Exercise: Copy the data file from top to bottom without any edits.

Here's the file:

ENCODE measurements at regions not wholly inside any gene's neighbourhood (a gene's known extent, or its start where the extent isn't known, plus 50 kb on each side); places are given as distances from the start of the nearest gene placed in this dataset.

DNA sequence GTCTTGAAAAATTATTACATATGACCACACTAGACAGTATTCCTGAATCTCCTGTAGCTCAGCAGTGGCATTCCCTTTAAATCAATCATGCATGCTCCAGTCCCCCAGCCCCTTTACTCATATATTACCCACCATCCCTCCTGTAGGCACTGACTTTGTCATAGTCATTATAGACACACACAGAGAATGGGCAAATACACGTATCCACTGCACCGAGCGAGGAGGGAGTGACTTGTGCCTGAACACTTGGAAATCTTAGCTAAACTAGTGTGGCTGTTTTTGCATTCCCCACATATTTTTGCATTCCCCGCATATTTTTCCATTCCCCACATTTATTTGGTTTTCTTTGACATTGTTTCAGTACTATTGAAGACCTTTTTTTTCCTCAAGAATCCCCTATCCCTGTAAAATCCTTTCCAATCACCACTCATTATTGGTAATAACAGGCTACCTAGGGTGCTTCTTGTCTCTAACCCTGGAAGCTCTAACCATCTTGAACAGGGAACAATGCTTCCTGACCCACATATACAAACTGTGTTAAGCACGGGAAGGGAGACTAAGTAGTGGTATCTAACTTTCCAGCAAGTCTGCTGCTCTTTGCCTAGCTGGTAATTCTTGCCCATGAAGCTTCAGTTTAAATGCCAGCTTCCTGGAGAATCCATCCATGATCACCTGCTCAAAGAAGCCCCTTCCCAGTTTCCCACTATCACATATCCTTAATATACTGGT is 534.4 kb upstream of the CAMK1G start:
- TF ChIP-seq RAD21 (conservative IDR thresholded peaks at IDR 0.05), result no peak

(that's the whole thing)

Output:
ENCODE measurements at regions not wholly inside any gene's neighbourhood (a gene's known extent, or its start where the extent isn't known, plus 50 kb on each side); places are given as distances from the start of the nearest gene placed in this dataset.

DNA sequence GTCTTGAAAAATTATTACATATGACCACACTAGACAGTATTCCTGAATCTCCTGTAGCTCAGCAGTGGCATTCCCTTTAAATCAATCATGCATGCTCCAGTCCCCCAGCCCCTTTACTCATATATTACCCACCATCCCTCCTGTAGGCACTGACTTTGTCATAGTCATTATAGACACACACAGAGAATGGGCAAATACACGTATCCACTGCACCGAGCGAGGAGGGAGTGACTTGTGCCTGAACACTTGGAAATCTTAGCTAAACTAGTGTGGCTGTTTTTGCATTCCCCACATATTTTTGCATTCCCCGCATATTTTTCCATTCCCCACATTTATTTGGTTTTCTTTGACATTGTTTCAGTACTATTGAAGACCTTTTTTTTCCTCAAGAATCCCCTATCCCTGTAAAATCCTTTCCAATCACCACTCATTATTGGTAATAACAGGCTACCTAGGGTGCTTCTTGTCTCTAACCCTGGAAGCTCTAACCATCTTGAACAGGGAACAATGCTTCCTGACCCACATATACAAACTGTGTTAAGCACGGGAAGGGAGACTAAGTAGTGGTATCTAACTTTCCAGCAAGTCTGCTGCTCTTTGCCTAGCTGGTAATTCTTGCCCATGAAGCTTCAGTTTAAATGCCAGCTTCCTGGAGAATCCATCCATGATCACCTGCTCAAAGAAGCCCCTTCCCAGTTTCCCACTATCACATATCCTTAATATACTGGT is 534.4 kb upstream of the CAMK1G start:
- TF ChIP-seq RAD21 (conservative IDR thresholded peaks at IDR 0.05), result no peak